Joe Russack writes about bad building materials. I sometimes wonder why it seems like houses are built today basically in the same way that they have been for decades (with some fringe exceptions), but I guess a lot of the little parts and materials have changed a lot. Apparently some of them are changing in ways that are very unhealthy.
We visited my high school friends Peter Hopewell, Aaron Blum, and Eric Biber at Peter and his wife Liz's place in Pacific Grove, CA (next to Monterey). We had a really nice time and even entertained Peter's son Jack with some Star Wars Battlefront II action on the PS2 that we brought. I hope we can make it back down there soon. Here are pics.
On Sunday we visited Carmel and Santa Cruz. Nice places, but not somewhere I'd want to live for too long. Carmel and Pacific Grove make San Francisco look positively affordable; Santa Cruz is even more new-age-y than SF. Great for visiting, though. I think Carmel is going to have to be added to the "places to take East Coast visitors" list, even though it's pretty far away. It's just so darn hobbity. I had no idea what Peter was talking about when he was drawing the map for us to go from his house to Carmel, and he said it would start to look like hobbit houses around this area. Um, yeah. Exactly. Little cute one-story ranch houses in the Shire cost about $3-5 million.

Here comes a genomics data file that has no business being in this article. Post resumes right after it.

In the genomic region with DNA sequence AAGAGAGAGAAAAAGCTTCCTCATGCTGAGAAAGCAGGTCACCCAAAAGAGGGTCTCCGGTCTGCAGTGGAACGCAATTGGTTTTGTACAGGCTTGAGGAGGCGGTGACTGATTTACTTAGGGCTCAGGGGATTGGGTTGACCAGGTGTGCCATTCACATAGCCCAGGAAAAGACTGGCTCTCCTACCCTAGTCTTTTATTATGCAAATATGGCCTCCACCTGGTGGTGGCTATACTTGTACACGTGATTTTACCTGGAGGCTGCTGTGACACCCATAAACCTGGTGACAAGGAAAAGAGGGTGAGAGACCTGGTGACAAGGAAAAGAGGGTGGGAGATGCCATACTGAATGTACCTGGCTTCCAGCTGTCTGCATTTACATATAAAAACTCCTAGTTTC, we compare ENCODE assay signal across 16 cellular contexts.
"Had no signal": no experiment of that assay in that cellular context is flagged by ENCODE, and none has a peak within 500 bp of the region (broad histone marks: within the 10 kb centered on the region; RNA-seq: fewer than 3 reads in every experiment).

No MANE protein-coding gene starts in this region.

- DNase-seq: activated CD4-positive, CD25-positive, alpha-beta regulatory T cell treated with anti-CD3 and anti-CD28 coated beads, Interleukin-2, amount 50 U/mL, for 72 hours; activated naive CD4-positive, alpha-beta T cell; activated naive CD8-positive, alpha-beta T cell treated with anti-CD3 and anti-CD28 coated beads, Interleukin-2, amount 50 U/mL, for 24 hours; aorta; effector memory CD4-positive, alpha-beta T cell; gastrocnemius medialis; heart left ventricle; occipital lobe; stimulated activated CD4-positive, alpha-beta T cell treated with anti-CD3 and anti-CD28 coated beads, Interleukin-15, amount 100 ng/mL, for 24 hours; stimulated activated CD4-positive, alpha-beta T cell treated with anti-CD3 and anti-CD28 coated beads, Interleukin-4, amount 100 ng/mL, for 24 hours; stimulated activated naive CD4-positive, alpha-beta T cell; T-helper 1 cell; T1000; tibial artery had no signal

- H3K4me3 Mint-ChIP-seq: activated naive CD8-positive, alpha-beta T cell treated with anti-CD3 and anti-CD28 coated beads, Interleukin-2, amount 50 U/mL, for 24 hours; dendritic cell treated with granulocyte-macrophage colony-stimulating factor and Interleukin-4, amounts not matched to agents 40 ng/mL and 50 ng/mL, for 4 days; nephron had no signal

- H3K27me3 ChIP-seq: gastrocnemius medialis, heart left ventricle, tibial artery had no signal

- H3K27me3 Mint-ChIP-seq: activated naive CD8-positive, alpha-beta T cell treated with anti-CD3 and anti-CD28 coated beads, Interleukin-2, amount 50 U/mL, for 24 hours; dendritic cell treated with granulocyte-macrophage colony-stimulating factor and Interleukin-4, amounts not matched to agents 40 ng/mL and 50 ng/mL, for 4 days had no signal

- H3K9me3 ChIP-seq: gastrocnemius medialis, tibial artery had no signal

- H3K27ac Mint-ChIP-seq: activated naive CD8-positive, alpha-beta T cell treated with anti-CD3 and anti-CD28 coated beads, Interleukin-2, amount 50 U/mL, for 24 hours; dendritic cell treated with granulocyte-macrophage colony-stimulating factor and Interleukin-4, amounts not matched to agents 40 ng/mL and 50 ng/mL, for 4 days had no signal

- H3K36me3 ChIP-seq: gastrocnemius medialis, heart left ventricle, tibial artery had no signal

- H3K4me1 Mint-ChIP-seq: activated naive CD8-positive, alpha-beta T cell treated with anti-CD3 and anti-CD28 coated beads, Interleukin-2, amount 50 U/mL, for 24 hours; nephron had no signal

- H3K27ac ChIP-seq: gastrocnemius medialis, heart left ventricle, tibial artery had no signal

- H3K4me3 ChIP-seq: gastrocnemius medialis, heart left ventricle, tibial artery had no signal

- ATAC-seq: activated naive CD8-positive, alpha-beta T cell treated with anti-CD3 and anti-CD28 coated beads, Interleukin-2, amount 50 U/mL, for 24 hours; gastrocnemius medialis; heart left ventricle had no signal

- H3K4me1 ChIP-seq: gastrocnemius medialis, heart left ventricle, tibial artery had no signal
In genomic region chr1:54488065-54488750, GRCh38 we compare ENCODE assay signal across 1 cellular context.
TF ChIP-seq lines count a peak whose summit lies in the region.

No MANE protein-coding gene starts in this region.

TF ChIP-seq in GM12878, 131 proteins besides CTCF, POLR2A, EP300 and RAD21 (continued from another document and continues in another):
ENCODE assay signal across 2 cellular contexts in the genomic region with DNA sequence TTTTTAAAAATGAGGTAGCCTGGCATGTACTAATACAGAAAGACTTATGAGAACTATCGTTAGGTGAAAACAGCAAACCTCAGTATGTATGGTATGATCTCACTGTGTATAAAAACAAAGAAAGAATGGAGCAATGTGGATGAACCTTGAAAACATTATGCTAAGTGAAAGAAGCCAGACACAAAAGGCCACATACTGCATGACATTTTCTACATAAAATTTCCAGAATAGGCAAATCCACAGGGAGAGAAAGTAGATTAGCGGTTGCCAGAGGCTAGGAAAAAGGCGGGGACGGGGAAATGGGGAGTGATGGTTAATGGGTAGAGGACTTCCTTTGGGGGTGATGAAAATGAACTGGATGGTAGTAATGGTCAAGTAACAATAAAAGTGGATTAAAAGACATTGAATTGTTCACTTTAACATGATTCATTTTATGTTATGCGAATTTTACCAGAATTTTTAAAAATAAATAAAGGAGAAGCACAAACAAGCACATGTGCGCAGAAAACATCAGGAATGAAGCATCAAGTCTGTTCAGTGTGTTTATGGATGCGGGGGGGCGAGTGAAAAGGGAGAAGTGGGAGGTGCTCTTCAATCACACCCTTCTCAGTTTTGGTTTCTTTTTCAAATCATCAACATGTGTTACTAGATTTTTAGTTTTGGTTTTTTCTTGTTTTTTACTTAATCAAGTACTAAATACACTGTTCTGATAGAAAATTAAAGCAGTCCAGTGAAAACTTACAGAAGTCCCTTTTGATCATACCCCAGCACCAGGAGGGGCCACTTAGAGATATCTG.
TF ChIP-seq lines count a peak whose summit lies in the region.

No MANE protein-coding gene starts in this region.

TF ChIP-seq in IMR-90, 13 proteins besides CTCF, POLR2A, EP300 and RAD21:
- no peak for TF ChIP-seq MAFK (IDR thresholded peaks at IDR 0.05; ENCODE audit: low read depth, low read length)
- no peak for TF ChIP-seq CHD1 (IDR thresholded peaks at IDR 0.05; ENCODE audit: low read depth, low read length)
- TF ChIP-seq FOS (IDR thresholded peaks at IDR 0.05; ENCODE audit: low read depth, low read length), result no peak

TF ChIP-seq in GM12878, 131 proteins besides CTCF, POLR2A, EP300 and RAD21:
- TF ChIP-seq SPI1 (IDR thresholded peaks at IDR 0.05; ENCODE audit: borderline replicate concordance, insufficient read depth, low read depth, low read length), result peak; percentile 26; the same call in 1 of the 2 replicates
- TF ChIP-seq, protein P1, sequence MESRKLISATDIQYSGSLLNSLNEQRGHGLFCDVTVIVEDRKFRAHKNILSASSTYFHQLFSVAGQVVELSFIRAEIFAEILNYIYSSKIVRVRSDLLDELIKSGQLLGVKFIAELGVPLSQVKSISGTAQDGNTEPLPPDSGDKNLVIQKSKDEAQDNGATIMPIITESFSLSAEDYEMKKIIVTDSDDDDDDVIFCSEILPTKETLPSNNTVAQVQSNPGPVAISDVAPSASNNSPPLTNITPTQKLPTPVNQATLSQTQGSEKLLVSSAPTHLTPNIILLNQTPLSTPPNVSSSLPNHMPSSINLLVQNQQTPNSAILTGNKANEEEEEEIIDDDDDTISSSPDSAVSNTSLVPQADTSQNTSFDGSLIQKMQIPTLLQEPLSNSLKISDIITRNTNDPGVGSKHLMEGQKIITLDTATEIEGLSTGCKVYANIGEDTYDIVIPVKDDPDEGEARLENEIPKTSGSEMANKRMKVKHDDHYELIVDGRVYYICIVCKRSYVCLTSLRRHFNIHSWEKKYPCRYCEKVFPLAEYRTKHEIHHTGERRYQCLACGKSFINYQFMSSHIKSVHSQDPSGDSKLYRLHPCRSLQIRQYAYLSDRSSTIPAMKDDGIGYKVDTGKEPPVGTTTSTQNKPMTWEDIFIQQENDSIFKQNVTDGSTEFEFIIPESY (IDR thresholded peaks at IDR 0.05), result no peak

FSF debuts fully-free Ubuntu/Debian variant called gNewSense. Um, is that a homonym with nuisance? Or is that just accidental? Anyway, I agree with the free software movement in general but when I need something non-free, and I've made an informed choice to try and install it, I want it to be straightforward. I applaud the Ubuntu folks for generally staying free except when it'd be a royal pain in the ass for users. There's a connection between being preachy and obstinate about free software, and the lack of Linux adoption on the desktop, m'kay? But I'm glad they forked it. gNewSense lets people stay in happy 100%-free-land if that's their choice, while Ubuntu lets us dirty pragmatists get stuff done with a dash of evil corporate proprietary lock-in from time to time, when that's the right choice.
On the other hand, we've stopped using Pine at home in favor of Squirrelmail, because Pine's license was so annoying that even the Ubuntu folks couldn't legally include it in a painless installer. Sometimes the annoyance of switching to a free package is less than the annoyance of manually installing and maintaining some proprietary doodad. It's just email, man. Squirrelmail is much better anyway.